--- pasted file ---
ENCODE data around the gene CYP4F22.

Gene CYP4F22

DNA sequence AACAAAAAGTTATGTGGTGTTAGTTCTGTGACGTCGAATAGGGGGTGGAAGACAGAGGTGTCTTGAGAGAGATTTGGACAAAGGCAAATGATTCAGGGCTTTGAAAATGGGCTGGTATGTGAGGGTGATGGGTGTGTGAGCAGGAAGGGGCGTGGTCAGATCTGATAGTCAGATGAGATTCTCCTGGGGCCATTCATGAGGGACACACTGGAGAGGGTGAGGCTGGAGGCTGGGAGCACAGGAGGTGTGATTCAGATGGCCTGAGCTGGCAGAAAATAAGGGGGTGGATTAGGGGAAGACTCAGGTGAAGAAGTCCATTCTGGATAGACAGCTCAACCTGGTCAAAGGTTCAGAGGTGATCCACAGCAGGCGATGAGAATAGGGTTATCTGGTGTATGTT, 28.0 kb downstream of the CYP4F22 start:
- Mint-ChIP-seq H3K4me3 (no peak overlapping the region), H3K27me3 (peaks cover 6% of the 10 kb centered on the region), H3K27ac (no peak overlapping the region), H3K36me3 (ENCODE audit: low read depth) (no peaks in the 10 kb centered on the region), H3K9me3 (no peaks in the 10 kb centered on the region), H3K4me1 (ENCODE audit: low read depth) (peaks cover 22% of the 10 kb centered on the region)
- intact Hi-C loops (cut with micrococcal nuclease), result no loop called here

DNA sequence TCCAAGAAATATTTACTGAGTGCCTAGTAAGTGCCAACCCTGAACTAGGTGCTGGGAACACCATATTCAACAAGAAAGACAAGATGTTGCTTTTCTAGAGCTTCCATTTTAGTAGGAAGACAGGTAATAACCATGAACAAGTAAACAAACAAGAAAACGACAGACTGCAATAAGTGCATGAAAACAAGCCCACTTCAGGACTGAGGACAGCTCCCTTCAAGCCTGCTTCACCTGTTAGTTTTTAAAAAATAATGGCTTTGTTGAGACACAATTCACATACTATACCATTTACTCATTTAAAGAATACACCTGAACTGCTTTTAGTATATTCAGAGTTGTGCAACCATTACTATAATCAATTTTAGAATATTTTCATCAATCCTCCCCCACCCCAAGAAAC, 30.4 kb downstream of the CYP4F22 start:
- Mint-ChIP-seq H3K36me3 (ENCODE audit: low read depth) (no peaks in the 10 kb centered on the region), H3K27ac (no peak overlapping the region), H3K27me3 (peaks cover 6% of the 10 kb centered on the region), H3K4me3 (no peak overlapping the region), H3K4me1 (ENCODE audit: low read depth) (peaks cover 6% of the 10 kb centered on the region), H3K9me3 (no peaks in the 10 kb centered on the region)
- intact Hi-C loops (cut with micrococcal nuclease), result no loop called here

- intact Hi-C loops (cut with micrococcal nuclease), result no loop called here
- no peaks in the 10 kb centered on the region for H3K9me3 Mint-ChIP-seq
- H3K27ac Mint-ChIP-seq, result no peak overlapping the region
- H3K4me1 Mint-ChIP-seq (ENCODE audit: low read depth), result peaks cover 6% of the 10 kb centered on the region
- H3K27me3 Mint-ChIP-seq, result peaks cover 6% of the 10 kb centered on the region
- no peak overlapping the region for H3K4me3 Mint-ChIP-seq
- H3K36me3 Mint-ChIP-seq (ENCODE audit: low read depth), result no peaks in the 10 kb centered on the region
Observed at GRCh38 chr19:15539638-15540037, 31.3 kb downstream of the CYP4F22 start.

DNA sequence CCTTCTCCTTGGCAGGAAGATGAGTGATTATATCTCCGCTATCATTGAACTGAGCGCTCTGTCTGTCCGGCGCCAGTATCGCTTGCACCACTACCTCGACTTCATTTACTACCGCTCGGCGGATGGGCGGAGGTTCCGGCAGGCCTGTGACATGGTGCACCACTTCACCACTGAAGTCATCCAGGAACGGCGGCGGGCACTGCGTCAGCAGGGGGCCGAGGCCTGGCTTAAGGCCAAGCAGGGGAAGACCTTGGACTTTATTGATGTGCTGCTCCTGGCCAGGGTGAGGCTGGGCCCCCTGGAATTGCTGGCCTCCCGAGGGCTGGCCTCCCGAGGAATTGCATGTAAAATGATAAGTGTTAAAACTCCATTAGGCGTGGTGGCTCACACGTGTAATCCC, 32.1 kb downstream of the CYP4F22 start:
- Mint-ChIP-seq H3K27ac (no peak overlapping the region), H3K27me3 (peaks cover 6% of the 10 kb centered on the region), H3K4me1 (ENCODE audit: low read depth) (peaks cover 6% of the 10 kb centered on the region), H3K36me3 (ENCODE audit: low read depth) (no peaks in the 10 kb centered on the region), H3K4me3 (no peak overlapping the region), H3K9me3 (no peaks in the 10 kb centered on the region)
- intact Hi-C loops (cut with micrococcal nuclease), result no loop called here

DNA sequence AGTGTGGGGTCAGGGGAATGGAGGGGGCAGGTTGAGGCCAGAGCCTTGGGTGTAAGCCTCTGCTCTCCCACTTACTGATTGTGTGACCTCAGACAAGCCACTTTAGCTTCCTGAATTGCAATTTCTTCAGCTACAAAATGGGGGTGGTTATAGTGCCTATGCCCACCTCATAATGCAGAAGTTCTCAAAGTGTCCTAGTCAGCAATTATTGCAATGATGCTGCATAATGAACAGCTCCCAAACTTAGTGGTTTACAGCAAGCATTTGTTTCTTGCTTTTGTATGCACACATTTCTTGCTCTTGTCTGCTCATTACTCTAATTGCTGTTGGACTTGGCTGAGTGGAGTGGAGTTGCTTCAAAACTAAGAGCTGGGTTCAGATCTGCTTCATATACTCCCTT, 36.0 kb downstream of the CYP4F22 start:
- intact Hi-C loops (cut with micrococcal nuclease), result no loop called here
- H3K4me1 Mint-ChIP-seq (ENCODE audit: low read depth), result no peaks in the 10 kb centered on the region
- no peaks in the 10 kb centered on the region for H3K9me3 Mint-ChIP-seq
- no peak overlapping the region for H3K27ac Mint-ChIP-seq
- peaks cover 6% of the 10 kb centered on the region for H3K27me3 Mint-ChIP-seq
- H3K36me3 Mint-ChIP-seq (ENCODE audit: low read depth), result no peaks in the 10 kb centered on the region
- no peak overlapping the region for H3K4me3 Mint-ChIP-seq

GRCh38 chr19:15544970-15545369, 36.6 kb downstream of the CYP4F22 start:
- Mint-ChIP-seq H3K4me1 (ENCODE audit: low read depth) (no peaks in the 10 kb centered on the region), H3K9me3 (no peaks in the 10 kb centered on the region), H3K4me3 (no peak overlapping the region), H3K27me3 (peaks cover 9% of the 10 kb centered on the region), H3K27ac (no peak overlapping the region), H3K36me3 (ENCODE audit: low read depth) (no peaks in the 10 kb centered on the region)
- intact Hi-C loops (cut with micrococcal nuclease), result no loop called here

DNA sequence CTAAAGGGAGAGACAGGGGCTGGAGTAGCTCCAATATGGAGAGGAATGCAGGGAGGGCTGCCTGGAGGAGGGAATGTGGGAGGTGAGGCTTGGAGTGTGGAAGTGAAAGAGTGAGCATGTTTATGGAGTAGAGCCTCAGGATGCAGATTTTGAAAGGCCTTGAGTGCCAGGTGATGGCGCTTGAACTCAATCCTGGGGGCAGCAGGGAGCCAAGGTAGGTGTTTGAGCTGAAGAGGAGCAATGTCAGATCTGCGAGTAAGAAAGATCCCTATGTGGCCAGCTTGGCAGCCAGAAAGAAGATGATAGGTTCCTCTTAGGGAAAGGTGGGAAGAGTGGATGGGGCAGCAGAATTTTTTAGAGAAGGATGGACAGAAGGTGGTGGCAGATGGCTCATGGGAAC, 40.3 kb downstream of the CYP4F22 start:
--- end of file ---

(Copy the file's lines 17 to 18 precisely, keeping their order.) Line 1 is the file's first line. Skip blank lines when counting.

DNA sequence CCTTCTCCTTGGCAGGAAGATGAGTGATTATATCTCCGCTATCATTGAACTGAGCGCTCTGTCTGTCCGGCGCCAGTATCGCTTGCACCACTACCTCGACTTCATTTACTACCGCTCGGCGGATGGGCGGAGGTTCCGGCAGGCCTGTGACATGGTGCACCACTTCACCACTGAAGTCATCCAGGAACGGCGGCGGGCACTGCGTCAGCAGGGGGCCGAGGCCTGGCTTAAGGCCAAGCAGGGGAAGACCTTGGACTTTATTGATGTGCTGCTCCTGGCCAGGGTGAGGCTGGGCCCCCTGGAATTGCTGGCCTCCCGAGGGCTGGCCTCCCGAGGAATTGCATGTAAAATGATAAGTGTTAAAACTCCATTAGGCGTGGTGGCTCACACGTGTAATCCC, 32.1 kb downstream of the CYP4F22 start:
- Mint-ChIP-seq H3K27ac (no peak overlapping the region), H3K27me3 (peaks cover 6% of the 10 kb centered on the region), H3K4me1 (ENCODE audit: low read depth) (peaks cover 6% of the 10 kb centered on the region), H3K36me3 (ENCODE audit: low read depth) (no peaks in the 10 kb centered on the region), H3K4me3 (no peak overlapping the region), H3K9me3 (no peaks in the 10 kb centered on the region)